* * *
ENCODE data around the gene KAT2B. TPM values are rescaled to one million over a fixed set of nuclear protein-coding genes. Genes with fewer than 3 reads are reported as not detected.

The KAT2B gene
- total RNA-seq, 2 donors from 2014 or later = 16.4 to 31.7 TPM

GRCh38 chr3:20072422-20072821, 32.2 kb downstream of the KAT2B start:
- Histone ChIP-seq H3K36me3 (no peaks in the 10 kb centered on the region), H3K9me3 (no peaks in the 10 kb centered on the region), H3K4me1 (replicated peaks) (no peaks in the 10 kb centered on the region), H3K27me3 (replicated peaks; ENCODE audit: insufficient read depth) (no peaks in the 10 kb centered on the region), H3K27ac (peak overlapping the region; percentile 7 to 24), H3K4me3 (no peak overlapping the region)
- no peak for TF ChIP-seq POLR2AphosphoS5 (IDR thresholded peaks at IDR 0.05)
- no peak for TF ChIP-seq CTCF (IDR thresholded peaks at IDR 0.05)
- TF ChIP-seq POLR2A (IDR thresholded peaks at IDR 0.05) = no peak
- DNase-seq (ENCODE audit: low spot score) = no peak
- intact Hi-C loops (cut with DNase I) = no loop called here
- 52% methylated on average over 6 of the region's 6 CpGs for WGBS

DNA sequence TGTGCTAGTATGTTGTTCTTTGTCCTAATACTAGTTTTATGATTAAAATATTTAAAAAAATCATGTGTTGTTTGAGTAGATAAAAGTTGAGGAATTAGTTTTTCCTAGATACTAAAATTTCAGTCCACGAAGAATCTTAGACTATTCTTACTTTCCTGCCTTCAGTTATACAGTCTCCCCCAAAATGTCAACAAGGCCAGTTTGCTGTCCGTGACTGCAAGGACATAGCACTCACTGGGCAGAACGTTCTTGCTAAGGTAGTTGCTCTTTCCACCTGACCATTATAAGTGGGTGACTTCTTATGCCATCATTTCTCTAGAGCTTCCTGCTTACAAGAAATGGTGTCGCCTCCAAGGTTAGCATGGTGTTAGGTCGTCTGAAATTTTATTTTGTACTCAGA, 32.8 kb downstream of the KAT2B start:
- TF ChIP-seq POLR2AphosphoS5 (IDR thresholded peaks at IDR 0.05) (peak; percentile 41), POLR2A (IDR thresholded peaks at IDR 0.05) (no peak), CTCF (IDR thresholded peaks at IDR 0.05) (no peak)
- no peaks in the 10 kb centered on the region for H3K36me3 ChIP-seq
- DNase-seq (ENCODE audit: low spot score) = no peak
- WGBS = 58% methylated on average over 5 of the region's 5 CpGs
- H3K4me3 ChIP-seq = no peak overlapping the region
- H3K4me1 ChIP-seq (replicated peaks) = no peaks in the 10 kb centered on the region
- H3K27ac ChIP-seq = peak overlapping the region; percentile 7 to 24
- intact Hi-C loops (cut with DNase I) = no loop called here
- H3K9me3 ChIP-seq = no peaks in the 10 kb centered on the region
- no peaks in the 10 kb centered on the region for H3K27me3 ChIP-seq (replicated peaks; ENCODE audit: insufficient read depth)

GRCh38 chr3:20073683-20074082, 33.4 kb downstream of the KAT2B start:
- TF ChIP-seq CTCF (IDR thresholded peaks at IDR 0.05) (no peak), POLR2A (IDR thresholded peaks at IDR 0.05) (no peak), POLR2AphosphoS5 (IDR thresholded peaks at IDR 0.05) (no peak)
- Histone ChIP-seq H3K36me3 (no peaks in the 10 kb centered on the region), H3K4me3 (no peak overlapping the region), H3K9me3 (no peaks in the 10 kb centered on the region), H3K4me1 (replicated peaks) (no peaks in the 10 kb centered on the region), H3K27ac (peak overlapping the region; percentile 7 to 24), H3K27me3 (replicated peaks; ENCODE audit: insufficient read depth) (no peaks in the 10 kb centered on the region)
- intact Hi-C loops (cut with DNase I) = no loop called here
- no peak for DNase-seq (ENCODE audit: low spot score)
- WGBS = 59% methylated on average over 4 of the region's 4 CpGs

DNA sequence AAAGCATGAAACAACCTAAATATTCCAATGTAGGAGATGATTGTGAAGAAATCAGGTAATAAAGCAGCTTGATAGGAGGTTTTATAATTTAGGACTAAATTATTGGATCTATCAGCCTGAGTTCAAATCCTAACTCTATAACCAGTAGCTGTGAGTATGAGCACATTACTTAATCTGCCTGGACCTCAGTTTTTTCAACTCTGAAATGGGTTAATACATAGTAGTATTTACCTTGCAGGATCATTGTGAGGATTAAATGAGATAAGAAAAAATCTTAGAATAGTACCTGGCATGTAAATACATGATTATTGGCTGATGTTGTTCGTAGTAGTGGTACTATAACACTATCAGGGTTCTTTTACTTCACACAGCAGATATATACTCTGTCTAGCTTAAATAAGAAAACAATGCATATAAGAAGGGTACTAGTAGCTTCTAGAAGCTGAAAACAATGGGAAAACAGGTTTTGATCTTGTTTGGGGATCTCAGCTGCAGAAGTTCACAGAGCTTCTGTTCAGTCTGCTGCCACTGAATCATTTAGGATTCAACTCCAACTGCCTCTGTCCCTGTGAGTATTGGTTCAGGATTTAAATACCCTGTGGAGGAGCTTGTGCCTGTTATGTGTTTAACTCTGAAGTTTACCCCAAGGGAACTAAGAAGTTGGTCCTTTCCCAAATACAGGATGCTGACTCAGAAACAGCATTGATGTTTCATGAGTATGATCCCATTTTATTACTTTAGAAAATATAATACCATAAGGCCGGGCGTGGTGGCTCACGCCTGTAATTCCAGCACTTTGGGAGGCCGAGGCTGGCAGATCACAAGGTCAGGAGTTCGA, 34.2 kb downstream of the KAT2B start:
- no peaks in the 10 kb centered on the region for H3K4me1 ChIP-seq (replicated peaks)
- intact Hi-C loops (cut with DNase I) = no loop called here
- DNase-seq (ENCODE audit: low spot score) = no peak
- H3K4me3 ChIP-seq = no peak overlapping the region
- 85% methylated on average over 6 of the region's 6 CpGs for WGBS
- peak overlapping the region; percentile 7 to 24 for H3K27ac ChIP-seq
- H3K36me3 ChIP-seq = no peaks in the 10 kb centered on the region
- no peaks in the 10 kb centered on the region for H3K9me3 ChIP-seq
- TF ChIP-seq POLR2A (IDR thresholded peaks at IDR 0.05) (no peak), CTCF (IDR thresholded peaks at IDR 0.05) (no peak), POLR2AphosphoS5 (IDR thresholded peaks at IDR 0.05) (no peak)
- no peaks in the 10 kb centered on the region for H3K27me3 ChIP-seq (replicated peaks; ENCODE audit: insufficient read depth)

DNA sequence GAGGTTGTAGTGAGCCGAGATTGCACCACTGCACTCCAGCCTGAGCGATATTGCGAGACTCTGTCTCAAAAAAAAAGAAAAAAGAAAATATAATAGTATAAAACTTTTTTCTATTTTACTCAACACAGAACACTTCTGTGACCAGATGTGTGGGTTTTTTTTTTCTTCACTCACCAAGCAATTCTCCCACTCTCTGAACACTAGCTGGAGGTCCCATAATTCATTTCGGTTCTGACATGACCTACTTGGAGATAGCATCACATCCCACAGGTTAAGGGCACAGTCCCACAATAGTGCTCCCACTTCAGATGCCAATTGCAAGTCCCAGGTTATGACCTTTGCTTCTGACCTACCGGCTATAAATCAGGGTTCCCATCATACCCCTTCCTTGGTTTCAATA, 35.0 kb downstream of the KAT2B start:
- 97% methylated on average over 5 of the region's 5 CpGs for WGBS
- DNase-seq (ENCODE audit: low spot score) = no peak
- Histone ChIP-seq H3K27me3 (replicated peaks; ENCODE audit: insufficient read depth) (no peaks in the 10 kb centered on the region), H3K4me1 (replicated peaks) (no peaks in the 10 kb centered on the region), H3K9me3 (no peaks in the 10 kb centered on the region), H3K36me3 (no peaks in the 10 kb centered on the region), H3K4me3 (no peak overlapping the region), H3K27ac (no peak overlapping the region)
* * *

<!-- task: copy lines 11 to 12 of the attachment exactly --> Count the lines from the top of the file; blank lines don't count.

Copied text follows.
- 52% methylated on average over 6 of the region's 6 CpGs for WGBS

DNA sequence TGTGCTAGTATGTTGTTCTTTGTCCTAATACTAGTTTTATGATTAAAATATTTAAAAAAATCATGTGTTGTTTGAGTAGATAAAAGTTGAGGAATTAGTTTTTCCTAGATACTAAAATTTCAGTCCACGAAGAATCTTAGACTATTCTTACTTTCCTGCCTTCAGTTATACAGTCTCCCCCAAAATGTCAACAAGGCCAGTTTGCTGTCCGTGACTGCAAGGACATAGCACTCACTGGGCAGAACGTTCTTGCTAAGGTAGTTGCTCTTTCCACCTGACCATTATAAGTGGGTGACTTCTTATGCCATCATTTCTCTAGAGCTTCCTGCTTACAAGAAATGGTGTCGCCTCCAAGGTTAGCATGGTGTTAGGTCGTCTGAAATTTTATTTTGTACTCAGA, 32.8 kb downstream of the KAT2B start: